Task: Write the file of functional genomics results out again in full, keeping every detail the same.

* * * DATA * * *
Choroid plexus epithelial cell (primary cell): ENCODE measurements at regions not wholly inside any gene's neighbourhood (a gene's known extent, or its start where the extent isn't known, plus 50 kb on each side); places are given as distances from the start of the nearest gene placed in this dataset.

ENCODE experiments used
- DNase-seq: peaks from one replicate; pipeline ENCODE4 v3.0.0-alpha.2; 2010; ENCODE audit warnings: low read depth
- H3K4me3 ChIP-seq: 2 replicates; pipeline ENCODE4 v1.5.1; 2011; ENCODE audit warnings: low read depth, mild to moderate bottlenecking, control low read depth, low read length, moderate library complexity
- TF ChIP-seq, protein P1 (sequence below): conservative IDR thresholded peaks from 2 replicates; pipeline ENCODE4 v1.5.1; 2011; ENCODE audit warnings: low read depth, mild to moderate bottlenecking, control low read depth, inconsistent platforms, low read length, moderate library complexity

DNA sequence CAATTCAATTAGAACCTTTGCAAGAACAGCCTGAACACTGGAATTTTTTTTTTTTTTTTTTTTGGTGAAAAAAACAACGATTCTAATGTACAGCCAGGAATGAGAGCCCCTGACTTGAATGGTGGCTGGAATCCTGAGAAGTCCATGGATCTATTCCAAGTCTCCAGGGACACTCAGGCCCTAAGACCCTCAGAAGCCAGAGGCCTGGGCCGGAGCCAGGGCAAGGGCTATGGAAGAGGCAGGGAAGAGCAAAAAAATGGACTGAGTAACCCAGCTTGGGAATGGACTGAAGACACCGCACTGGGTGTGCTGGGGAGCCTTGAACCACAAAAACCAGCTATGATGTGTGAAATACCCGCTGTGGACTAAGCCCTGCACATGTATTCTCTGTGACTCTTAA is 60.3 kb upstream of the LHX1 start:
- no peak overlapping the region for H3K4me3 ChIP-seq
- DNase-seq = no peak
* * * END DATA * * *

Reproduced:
Choroid plexus epithelial cell (primary cell): ENCODE measurements at regions not wholly inside any gene's neighbourhood (a gene's known extent, or its start where the extent isn't known, plus 50 kb on each side); places are given as distances from the start of the nearest gene placed in this dataset.

ENCODE experiments used
- DNase-seq: peaks from one replicate; pipeline ENCODE4 v3.0.0-alpha.2; 2010; ENCODE audit warnings: low read depth
- H3K4me3 ChIP-seq: 2 replicates; pipeline ENCODE4 v1.5.1; 2011; ENCODE audit warnings: low read depth, mild to moderate bottlenecking, control low read depth, low read length, moderate library complexity
- TF ChIP-seq, protein P1 (sequence below): conservative IDR thresholded peaks from 2 replicates; pipeline ENCODE4 v1.5.1; 2011; ENCODE audit warnings: low read depth, mild to moderate bottlenecking, control low read depth, inconsistent platforms, low read length, moderate library complexity

DNA sequence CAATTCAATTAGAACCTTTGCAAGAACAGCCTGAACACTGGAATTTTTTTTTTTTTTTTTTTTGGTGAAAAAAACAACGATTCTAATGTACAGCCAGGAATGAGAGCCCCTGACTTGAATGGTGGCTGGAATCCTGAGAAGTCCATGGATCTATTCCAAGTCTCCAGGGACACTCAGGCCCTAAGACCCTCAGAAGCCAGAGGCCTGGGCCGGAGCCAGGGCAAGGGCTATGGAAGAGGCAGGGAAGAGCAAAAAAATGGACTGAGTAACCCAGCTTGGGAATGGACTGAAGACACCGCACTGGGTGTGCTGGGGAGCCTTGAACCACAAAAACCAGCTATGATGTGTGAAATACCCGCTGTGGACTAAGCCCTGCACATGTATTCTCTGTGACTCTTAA is 60.3 kb upstream of the LHX1 start:
- no peak overlapping the region for H3K4me3 ChIP-seq
- DNase-seq = no peak